Example 48 includes the subject matter of Example 33, and optionally, further comprising recording detected voltage drops and estimated temperatures over time intervals, and determining an expected temperature change for later-detected voltage drops based on the recorded voltage drops and estimated temperatures.

While certain features have been illustrated and described herein, many modifications, substitutions, changes, and equivalents may occur to those skilled in the art. It is, therefore, to be understood that the appended claims are intended to cover all such modifications and changes as fall within the true spirit of the disclosure.

Claims (22)

What is claimed is:
1. An apparatus of a mobile device, the apparatus comprising:
memory comprising instructions; and
processing circuitry coupled to the memory to implement the instructions to:
process messages from a network device indicating a scheduling of network traffic for the mobile device;
determine an estimated peak power consumption associated with the scheduling of network traffic based on the messages; and
execute a time-based throttling scheme for a modem of the mobile device based on the estimated peak power consumption.
2. The apparatus of claim 1, wherein processing the messages from the network device comprises comparing the messages with previously-received messages from the network device indicating a previous scheduling of network traffic for the mobile device.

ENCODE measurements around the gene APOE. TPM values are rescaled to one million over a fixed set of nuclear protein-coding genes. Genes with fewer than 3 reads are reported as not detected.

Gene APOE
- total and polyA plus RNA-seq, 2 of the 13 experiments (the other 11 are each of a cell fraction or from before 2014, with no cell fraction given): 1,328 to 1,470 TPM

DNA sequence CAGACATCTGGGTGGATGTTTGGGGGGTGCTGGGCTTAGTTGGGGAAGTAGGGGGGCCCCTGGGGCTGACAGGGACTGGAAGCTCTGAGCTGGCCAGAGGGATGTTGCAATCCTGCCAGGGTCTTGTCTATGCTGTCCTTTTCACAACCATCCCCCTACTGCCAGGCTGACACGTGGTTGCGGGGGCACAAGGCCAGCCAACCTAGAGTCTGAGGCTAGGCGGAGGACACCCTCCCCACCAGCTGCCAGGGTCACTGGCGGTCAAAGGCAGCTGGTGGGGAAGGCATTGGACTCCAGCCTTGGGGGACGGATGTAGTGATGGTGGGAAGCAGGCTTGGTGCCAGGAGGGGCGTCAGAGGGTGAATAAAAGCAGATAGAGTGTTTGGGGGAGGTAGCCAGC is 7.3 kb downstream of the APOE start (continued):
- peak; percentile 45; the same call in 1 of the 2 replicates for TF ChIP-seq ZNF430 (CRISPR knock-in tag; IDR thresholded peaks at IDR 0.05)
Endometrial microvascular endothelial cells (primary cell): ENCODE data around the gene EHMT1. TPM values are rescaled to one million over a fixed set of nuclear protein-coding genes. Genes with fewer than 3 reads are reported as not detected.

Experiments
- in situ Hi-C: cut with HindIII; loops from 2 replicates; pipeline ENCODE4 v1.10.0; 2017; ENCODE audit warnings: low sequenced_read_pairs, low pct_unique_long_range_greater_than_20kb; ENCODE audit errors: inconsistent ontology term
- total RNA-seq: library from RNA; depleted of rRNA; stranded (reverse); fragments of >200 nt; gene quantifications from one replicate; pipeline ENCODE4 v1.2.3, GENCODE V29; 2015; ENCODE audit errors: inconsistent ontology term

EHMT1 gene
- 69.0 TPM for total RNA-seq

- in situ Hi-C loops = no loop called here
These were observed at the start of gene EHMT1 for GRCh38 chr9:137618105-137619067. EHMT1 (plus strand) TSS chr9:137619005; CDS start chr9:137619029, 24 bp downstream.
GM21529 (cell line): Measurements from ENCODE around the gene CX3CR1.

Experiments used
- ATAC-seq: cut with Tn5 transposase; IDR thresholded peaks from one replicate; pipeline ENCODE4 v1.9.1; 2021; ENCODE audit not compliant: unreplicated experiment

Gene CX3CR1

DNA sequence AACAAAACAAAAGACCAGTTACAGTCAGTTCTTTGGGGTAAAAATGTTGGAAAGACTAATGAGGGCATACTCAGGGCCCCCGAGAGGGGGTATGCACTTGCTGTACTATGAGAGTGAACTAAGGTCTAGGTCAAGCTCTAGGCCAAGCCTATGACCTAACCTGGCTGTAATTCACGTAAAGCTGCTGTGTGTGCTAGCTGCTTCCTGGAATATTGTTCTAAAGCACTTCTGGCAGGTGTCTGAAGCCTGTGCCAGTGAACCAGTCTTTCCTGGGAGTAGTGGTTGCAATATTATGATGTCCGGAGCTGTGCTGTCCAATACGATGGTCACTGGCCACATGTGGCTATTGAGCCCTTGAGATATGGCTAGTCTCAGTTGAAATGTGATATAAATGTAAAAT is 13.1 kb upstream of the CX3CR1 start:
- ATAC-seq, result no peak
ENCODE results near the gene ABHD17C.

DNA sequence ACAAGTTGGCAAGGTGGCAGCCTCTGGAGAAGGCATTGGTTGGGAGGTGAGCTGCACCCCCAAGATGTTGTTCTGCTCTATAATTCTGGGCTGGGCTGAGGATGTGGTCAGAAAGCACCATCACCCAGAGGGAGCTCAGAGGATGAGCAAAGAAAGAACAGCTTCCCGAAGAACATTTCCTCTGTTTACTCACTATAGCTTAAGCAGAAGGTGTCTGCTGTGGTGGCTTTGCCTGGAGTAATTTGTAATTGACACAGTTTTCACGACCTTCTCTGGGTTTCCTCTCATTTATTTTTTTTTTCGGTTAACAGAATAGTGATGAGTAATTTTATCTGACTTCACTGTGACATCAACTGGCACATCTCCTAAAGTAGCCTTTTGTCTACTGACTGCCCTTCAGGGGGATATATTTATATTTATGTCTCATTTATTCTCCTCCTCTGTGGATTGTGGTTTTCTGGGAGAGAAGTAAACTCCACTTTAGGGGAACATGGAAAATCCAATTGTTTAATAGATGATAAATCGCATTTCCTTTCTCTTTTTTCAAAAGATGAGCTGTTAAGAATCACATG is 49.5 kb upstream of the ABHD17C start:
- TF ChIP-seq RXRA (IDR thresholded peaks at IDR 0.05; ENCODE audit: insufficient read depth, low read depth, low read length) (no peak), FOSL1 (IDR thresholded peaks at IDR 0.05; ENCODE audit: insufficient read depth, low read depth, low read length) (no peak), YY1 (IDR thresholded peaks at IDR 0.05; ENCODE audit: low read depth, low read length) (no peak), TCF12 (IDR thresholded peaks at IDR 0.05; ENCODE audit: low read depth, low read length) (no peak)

3. The apparatus of claim 1, wherein the throttling scheme is a tiered scheme, wherein each tier of the throttling scheme indicates a different throttling restriction and is activated based on an elapsed time since executing the throttling scheme.
4. The apparatus of claim 3, wherein each tier of the throttling scheme implements a less restrictive throttling than a prior tier of the throttling scheme.
5. The apparatus of claim 1, wherein executing the throttling scheme includes at least one of reducing a data rate for the modem, reducing a number of component carriers available to the modem for communication, reducing a rank indication for the modem, and reducing a window size for a Transmission Control Protocol (TCP).
6. The apparatus of claim 1, wherein the messages indicate at least one of an uplink scheduling grant for the mobile device, a downlink scheduling grant for the mobile device, a number of component carriers assigned to the mobile device, and a transmit power level assignment for the mobile device.
7. The apparatus of claim 1, wherein the messages include messages formatted according to a Radio Resource Control (RRC) protocol.
8. The apparatus of claim 1, wherein executing the throttling scheme is further based on at least one of a battery capacity of the mobile device, battery aging information of the mobile device, and a battery temperature of the mobile device.
9. A non-transitory computer-readable medium comprising instructions that are, when executed by processing circuitry, to:
process messages from a network device indicating a scheduling of network traffic for a mobile device;
determine an estimated peak power consumption associated with the scheduling of network traffic based on the messages; and